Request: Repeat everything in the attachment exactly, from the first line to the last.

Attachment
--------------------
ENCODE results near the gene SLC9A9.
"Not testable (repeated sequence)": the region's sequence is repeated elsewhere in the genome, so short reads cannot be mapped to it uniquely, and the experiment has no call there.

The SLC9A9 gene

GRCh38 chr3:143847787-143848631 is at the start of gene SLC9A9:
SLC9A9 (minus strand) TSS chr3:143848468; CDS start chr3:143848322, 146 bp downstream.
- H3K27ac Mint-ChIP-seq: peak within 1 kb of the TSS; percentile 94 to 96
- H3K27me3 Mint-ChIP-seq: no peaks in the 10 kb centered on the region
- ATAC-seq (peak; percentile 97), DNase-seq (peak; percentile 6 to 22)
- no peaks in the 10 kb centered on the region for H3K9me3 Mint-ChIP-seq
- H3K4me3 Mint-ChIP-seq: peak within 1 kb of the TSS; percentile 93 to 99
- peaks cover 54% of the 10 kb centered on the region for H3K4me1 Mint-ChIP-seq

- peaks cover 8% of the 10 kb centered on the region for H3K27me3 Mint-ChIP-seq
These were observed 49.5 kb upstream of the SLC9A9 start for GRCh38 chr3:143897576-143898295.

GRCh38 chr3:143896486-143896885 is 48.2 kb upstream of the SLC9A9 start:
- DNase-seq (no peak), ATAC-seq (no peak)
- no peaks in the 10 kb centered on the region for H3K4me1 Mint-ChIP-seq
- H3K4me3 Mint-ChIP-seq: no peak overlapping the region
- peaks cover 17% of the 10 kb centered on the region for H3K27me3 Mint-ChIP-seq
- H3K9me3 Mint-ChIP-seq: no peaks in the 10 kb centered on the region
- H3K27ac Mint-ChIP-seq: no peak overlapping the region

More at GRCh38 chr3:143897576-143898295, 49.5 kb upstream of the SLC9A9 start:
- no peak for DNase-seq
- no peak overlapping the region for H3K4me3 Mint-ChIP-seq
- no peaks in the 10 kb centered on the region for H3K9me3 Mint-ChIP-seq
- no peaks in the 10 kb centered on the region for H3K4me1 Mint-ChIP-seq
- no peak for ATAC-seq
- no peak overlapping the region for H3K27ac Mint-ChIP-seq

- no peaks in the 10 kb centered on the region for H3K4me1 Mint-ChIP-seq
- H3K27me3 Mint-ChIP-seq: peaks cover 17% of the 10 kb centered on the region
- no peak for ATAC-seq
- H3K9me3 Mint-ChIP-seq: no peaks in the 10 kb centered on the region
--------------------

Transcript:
ENCODE results near the gene SLC9A9.
"Not testable (repeated sequence)": the region's sequence is repeated elsewhere in the genome, so short reads cannot be mapped to it uniquely, and the experiment has no call there.

The SLC9A9 gene

GRCh38 chr3:143847787-143848631 is at the start of gene SLC9A9:
SLC9A9 (minus strand) TSS chr3:143848468; CDS start chr3:143848322, 146 bp downstream.
- H3K27ac Mint-ChIP-seq: peak within 1 kb of the TSS; percentile 94 to 96
- H3K27me3 Mint-ChIP-seq: no peaks in the 10 kb centered on the region
- ATAC-seq (peak; percentile 97), DNase-seq (peak; percentile 6 to 22)
- no peaks in the 10 kb centered on the region for H3K9me3 Mint-ChIP-seq
- H3K4me3 Mint-ChIP-seq: peak within 1 kb of the TSS; percentile 93 to 99
- peaks cover 54% of the 10 kb centered on the region for H3K4me1 Mint-ChIP-seq

- peaks cover 8% of the 10 kb centered on the region for H3K27me3 Mint-ChIP-seq
These were observed 49.5 kb upstream of the SLC9A9 start for GRCh38 chr3:143897576-143898295.

GRCh38 chr3:143896486-143896885 is 48.2 kb upstream of the SLC9A9 start:
- DNase-seq (no peak), ATAC-seq (no peak)
- no peaks in the 10 kb centered on the region for H3K4me1 Mint-ChIP-seq
- H3K4me3 Mint-ChIP-seq: no peak overlapping the region
- peaks cover 17% of the 10 kb centered on the region for H3K27me3 Mint-ChIP-seq
- H3K9me3 Mint-ChIP-seq: no peaks in the 10 kb centered on the region
- H3K27ac Mint-ChIP-seq: no peak overlapping the region

More at GRCh38 chr3:143897576-143898295, 49.5 kb upstream of the SLC9A9 start:
- no peak for DNase-seq
- no peak overlapping the region for H3K4me3 Mint-ChIP-seq
- no peaks in the 10 kb centered on the region for H3K9me3 Mint-ChIP-seq
- no peaks in the 10 kb centered on the region for H3K4me1 Mint-ChIP-seq
- no peak for ATAC-seq
- no peak overlapping the region for H3K27ac Mint-ChIP-seq

- no peaks in the 10 kb centered on the region for H3K4me1 Mint-ChIP-seq
- H3K27me3 Mint-ChIP-seq: peaks cover 17% of the 10 kb centered on the region
- no peak for ATAC-seq
- H3K9me3 Mint-ChIP-seq: no peaks in the 10 kb centered on the region